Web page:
NEW YORK — CBGB, the birthplace of punk rock, is gone. No longer can visitors to Coney Island plunk down a few coins to play the unsettling attraction called "Shoot the Freak." And seedy, edgy, anything-might-happen Times Square? These days, it's all but childproof.
It continues: That diner on the corner for decades — closed. The beer garden down the street — now a Starbucks. The block once home to clusters of independent businesses — thriving as a big-box store.
And last month, another piece of the old New York slipped away with the demise of the city's Off-Track Betting parlors. It's enough to make old-school New Yorkers bristle.
Around countless corners, the weird, unexpected, edgy, grimy New York — the town that so many looked to for so long as a relief from cookie-cutter America — has evolved into something else entirely: tamed, prepackaged, even predictable.
"What draws people to New York is its uniqueness. So when something goes, people feel sad about it," says Suzanne Wasserman, director of the Gotham Center for New York City History at the City University of New York.
"I think that's also part of the New York character," she says, "that 'Things were better when ...'"
Change is constant, and few cities change faster than New York. But at what cost? Where is the line between progress and lost distinctiveness?
Raul Alvarado, a 70-year-old retired accountant, recently lost a piece of what made New York City special to him when the Off-Track Betting parlors closed.
No more smoke-filled entryways. No more Racing Forms blowing around the sidewalk. No more eruptions of cheers to make passers-by jump.
Launched in 1971, OTB was meant to undercut illegal bookies. It became the nation's largest betting operation, but was derided as dingy and seedy and drew loitering and littering complaints. The management gained a reputation for loose oversight and political patronage, and OTB was shut down last month after years of financial troubles.
"I've been playing horses for what, 30 years, maybe? It's part of your day," Alvarado said, closing out his account at a Manhattan parlor. "It's a little piece of the Apple."
The debate, of course, is a legitimate and basic one — edgy vs. safe, energizing vs. prepackaged. For every argument about New York's lost pizazz, there's another about how now you can take your toddler's stroller around most of Manhattan and not be afraid of what might happen.
Still, many say there's just something about the energy of New York City — about more than 8 million people crowded into a few cramped patches of land — that will always make it something special.
"There's a pace that exists here," says Paul Birkett, a tourist from Darby, England, visiting the city with his wife. For him, it's about the people: "You can change the surroundings, the infrastructure, but what I've always liked about New York is the New Yorker, and that's always pretty much going to be the same."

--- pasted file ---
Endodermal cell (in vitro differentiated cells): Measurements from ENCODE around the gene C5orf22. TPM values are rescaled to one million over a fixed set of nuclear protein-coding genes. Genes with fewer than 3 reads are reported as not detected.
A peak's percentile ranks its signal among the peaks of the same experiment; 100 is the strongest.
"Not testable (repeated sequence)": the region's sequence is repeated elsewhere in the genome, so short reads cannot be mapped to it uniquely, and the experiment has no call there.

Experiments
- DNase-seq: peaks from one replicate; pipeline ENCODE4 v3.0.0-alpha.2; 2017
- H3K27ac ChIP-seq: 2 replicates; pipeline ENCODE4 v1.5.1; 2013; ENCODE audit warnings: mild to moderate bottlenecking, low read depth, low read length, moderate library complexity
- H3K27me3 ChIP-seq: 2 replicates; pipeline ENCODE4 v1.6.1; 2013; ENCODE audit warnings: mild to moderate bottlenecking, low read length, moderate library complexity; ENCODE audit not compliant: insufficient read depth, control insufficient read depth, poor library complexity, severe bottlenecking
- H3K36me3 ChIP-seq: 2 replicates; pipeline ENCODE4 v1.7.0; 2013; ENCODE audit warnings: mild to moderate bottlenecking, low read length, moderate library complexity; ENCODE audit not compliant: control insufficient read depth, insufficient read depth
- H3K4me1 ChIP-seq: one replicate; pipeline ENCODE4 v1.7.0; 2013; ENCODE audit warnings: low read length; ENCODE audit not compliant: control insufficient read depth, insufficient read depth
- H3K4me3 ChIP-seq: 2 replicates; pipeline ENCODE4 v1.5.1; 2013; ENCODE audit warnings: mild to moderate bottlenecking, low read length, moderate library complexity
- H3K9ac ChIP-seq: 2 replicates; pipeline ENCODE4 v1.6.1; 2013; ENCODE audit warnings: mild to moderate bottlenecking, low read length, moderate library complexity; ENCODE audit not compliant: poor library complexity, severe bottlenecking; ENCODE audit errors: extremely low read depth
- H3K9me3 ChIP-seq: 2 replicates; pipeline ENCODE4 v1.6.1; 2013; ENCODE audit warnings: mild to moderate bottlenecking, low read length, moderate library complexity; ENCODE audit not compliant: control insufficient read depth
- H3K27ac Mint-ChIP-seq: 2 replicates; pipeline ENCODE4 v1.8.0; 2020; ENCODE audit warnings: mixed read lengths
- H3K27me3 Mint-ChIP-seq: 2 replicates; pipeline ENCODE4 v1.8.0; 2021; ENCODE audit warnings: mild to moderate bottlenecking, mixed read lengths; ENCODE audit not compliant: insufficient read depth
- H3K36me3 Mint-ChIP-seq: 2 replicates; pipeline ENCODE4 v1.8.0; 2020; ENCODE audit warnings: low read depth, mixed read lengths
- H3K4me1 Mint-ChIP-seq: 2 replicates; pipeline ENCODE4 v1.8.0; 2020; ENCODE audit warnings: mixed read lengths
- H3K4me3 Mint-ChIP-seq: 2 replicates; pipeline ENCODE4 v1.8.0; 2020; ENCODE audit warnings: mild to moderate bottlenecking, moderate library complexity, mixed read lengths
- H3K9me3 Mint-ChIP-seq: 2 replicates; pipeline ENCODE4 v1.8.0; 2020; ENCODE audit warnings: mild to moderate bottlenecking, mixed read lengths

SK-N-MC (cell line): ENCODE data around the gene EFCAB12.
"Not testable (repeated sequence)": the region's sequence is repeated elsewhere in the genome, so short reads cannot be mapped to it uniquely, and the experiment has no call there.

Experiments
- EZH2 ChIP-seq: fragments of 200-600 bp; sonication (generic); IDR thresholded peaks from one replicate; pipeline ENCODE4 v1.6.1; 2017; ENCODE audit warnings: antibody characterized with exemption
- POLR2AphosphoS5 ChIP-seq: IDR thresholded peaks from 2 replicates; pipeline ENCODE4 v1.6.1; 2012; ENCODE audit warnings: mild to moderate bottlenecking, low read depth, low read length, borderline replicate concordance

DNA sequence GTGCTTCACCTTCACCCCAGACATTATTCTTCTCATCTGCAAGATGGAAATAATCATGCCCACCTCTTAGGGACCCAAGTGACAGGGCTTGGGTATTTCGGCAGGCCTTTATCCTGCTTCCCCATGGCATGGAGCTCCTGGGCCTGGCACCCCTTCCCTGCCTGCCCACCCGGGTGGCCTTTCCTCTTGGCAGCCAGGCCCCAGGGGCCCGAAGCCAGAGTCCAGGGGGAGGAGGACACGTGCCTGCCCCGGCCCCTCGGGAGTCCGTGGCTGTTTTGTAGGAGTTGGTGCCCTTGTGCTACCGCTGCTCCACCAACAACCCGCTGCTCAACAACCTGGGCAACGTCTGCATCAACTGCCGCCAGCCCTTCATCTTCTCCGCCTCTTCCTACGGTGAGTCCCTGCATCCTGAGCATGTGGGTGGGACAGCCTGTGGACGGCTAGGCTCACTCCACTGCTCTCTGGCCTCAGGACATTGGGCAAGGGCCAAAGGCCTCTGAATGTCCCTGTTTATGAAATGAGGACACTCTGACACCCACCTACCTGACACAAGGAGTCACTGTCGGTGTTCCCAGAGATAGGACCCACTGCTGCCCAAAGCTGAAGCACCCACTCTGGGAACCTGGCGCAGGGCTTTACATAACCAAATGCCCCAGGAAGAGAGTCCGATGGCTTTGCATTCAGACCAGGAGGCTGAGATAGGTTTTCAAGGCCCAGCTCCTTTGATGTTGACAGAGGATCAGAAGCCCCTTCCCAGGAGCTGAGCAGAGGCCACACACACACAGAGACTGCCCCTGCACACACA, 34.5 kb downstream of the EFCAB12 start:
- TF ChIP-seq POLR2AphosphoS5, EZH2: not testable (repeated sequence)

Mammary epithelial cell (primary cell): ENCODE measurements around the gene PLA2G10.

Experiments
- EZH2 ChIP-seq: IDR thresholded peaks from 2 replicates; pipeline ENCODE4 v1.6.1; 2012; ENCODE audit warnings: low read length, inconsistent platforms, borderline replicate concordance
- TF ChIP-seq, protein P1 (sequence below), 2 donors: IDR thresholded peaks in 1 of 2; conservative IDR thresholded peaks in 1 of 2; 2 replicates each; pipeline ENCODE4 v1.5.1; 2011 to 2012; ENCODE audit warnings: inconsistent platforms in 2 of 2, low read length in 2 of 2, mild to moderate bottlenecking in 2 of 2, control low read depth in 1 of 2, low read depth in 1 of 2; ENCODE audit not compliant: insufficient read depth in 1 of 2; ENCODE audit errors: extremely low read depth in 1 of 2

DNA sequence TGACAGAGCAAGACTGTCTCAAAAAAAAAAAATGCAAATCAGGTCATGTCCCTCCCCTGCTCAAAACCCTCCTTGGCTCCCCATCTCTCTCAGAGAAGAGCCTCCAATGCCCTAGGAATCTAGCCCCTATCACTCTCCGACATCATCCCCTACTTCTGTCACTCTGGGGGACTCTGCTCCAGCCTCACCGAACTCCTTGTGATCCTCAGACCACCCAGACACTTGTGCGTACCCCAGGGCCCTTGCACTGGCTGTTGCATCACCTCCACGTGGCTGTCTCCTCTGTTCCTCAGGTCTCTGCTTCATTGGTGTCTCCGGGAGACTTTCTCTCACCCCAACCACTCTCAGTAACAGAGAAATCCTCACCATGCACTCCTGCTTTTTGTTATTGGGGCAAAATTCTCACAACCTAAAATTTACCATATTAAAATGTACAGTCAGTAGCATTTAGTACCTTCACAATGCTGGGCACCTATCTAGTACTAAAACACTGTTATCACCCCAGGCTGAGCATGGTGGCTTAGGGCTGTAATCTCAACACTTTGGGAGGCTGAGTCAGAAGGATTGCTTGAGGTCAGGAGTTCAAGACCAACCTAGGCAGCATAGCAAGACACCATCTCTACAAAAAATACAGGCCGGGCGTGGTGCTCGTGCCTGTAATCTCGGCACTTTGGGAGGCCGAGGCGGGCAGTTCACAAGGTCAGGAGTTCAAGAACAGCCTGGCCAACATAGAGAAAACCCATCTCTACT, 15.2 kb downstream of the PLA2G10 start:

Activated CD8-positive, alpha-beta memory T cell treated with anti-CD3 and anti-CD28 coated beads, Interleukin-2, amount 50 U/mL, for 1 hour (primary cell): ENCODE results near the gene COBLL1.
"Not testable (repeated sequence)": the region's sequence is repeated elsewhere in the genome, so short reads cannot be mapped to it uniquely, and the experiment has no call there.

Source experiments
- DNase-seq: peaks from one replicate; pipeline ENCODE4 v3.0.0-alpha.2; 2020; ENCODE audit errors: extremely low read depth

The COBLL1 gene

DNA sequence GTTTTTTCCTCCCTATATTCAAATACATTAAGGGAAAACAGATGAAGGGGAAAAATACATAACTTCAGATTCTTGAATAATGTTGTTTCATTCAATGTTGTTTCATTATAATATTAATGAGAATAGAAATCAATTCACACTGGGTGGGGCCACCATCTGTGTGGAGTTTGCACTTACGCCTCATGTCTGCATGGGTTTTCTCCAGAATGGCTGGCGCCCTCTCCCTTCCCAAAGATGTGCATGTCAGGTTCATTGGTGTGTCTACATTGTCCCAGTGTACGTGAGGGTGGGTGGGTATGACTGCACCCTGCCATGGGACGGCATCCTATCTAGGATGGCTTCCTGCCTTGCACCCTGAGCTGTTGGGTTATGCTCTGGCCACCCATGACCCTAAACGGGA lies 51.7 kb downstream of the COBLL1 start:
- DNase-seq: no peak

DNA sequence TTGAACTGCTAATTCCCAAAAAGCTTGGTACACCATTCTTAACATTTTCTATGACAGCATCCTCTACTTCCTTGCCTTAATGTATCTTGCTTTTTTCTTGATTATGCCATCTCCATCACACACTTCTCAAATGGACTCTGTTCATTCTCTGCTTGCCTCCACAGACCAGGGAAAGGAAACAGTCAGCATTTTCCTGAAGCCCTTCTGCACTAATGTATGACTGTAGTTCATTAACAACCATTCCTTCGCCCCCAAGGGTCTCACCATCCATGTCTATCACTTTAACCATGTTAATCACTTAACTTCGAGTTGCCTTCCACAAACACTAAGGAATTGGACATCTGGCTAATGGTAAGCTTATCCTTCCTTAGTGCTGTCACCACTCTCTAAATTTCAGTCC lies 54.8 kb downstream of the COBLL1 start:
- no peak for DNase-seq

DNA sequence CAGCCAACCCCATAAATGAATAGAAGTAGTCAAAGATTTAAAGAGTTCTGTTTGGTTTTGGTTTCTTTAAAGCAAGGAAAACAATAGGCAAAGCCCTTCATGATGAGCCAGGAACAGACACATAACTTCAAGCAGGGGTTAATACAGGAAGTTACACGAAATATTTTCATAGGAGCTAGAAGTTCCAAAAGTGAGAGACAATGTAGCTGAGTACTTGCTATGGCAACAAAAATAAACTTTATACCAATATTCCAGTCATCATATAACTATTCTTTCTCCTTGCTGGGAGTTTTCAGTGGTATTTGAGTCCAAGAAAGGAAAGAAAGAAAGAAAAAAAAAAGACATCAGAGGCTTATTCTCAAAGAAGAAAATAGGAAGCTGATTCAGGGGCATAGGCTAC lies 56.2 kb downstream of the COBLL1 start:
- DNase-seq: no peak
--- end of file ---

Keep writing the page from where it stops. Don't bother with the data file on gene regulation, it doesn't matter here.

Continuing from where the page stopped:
The couple was standing amid the hustle and bustle of Times Square, the most visible example of how New York City has changed in the recent past — particularly under Mayor Rudy Giuliani in the 1990s.
Now filled with massive signs of backlit plastic, big-name stores and casual dining, Times Square has come a long way from its days as a "GIRLS! GIRLS! GIRLS!" haven for peep shows, sex shops, drug dealers and squeegee men.
So has the once dank home of defunct rock club CBGB, closed after the owner lost a rent fight with his landlord. Last year, a men's fashion boutique opened there.
Some may long for that edgier atmosphere, but it hasn't disappeared entirely, says Kenneth T. Jackson, a Columbia University historian and editor of The Encyclopedia of New York City.
"The people looking for strip shows can always find it," he says.
In comparison to other places, Jackson says, New York City has changed less and managed to hold onto more of what makes it unique — like small mom-and-pop stores that can't be found anywhere else.
"New York City has done a good job of saving some of its treasures and holding on to its character and allowing change," Jackson says.
If there's one thing that doesn't change in New York City, it's nostalgia. Consider Mayor Fiorello La Guardia. After his election in 1934, he worked to remove the pushcart peddlers clogging the streets of the Lower East Side, viewed by many as a problem.
Once they were gone, people missed them.
"It drove him crazy that people were just bemoaning the loss of the peddlers," Wasserman says.
Anthony Berlingieri understands that sentiment. The man who brought Shoot the Freak and Beer Island to the Coney Island boardwalk was outraged when he was told to leave by the new developers — and even more so when his attraction was taken down.
Zamperla USA, Coney Island's new developer, has lofty plans — new rides and roller coasters, a year-round sit-down restaurant and a sports bar. Berlingieri doesn't deny the need to improve Coney Island but laments the demise of its wild and wacky flavor.
"The things that Coney Island presented, no other amusement park in the world presented that," he says. "The reason we were able to compete was our uniqueness."
Wasserman is hopeful New York will remain unique even as the places of the world start looking more alike.
"New York," she says, "will have a kind of individuality that isn't going to completely replicate anywhere else."—Copyright 2011 Associated Press